Open letter: ECTA CEOs to College of Commissioners
Open letter from ECTA CEOs to the College of Commissioners
What contribution from the Digital Single Market to
Europe’s global competitiveness?
Europe’s global competitiveness?
How well we nurture local competition will decide. Global competitiveness springs from local competition.Europe should have a high level of ambition in building a globally competitive economy and society. In the digital age we can undoubtedly only be globally competitive if the European economy – companies of all sizes in all sectors, public administrations, schools, research centres etc. – and society are connected and take advantage of digital innovation.
What is withholding Europe’s Bright Digital Future? It is crucial to identify the real problems and getting rid of myths in order to find the right solutions.
Underinvestment in European new broadband infrastructure is a myth. As shown by independent data sources such as the OECD the EU does not lag behind. Operators with a viable business model – be they big or small – have good access to capital. Many ECTA members see investment opportunities throughout Europe.
On the basis of committed investments for the next three years (presented in shareholder reports) approximately 80% new fibre1 coverage can be estimated by 2020, which is broadly the commercially addressable part of the population. Competition and our regulatory framework do not withhold new investments. To the contrary, competition – injected to this otherwise uncompetitive sector by regulation - has been successful in promoting investments.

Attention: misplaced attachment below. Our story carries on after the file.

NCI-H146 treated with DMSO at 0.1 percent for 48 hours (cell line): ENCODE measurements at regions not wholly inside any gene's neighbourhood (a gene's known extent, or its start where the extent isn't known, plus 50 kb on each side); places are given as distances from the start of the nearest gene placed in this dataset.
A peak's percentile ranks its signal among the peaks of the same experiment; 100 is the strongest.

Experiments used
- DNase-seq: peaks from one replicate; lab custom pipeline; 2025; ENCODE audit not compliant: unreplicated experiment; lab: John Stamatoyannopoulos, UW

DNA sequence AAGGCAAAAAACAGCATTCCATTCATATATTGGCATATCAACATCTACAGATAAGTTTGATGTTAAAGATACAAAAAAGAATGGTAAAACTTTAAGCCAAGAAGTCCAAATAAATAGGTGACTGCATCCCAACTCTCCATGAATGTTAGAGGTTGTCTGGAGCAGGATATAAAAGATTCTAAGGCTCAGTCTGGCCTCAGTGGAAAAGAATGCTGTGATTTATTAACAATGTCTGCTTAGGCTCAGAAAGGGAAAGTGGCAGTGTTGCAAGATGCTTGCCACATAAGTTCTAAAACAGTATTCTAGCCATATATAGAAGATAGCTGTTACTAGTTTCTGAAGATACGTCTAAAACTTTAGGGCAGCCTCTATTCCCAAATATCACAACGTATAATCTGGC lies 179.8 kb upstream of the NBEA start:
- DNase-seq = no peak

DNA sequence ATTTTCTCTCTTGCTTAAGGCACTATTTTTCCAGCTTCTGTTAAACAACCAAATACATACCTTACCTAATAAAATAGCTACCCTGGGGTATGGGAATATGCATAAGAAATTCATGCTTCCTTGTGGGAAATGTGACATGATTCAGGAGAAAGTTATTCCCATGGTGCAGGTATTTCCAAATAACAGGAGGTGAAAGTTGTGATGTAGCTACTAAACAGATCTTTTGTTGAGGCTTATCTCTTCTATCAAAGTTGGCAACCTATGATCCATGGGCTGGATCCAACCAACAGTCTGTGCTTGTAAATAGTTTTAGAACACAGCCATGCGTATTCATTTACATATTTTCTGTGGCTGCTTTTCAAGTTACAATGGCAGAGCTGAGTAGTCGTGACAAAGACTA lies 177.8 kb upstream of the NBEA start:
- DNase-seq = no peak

Rural new broadband coverage, however, is likely to require both private and public contributions in line with our robust State Aid Guidelines as well as with the support of your investment plan.
Whilst there is a heated debate about the emergence of new monopolies, the rise of the old monopolies seems to go unnoticed or even promoted. Old monopolies have 86% market share in VDSL -based broadband2. This should be clear cause for concern. Reinforcing mono polies or building duopolies instead of a genuine level playing field and a vibrantly competitive market is as detrimental for Europe’s global competitiveness today as it was decades ago. Monopolies and duopolies are not in the public interest in the future either.
The Digital Single Market should benefit end-users: consumers, citizens, public administrations and businesses (be they SMEs or large corporates). They want real choice and more competition, not less. They want affordability, not hidden or open price increases. They want high speeds , innovation and value for money. They want a trustworthy Open Internet. There is no secret in competition being the best way to deliver these.
The Digital Single Market will be a success if it gets everyone connected. It will be a success if it results in a digitalised economy and society. Europe will fail to have a Digital Single Market if it favours monopolies or duopolies. Competition is the surest way to explore and build our bright digital future.
1 Including FTTC and FTTB/FTTH.
2 Incumbent share of VDSL subscriptions according to the European Commission’s Digital Agenda Scoreboard 2014.
Hubertus von Roenne
and ECTA Members:
Norbert Westfal, President, BREKO
Alex Goldblum, Chief Executive Officer, Eurofiber
Alberto Calcagno, CEO, Fastweb
Panos Papadopoulos, CEO, Forthnet SA
Pawel Szymanski, CFO, Netia SA
Jurgen Hermann, Chief Executive Officer, QSC AG
Cem Celebiler, CEO, Turknet
Martin Witt, President, VATM
Johannes Pruchnow, CEO, Versatel GmbH